The second season of the IMDb TV teen spy thriller sees VFX finessed by Goodbye Kansas Studios

Following their contribution to the first season of Alex Rider, Goodbye Kansas Studios has delivered 215 shots and 12 assets for the second season of the action thriller series. Based on the hugely popular teen spy novels by Anthony Horowitz, season two sees the eponymous hero return as a teenage secret agent working under MI6. Goodbye Kansas Studios acted as the primary VFX vendor, with the team led by VFX supervisor Jim Parsons and CGI supervisor James Sutton from the studio’s London division. The first season of the series premiered in 2020, with Horowitz serving as an executive producer alongside Eleventh Hour Film’s Jill Green and Eve Gutierrez, and series writer Guy Burt. The series was distributed worldwide by Sony Pictures Television.

With a style grounded in realism and acclaimed for its understated adaptation of the original books, Alex Rider captures a unique, contemporary edge of the spy genre. After establishing the characters and key plot points in the first season, we now find Rider pushed to new limits with the introduction of deadlier, technological villains, holographic illusions, and of course, explosions — all revolving around a villainous video game. In this series, the use of VFX becomes a vital component in moving the plot forwards.

One of the key VFX sequences revolves around a deadly drone that begins destroying everything in its path. “Like all digital assets, the drone started with some good references and concepts,” says James Sutton, CG supervisor at Goodbye Kansas Studios. While there were several practical drones on set to provide point-of-view action and act as stand-ins for both timing and eyelines, Goodbye Kansas were responsible for developing the digital asset of the killer drone.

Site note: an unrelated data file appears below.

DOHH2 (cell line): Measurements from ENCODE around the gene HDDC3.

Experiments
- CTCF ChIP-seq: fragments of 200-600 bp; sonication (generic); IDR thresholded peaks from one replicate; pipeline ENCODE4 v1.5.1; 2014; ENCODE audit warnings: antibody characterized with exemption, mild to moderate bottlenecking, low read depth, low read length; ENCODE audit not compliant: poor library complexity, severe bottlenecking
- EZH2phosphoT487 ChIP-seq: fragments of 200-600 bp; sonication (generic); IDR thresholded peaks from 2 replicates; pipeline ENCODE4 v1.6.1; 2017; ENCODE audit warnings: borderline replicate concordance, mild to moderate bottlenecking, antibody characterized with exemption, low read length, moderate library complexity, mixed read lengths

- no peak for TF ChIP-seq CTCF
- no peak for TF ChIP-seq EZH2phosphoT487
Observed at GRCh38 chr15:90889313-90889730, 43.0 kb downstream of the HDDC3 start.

“The challenge for us in 3D was that our killer drone was in essence a hybrid of a commercial drone and a heavy duty Gatling gun. We had to first make sense of its construction and overall design language. A lot of effort was made researching military hardware and determining how the mechanics would function being sure to reference component parts and materials from real world examples. Staying true to real world examples in this way really helped push the realism of our drone.”

“The animated CG drone was enhanced with numerous 2D effects from the compositing team producing some exciting shots ,” says Jim Parsons, VFX supervisor at Goodbye Kansas Studios. The CG team created the animated drone with the compositing team adding additional elements and details including Gatling gun shells, tracer fire, laser pointers, and smoke. The scene ends in a violent drone chase, necessitating the combination of compositing and 3D to create the effects of damage, including bullet holes and fire.

Along with killer drones, the action-packed series also introduces several villains in the form of augmented reality skeletal warriors. These characters appear in a sequence in which Rider dons a headset to see them and a suit to feel pain points when hit. To create this incorporeal effect, the asset designs had to maintain an air of fantasy about them.

A key challenge for the team within these sequences was maintaining the show’s realistic feel while developing this fierce, “video-game-style” character design. The team’s research involved both ancient Aztec imagery and game character designs from Mortal Kombat and Killer Instinct as reference points. “It always had to have a game element to it,” adds Parsons.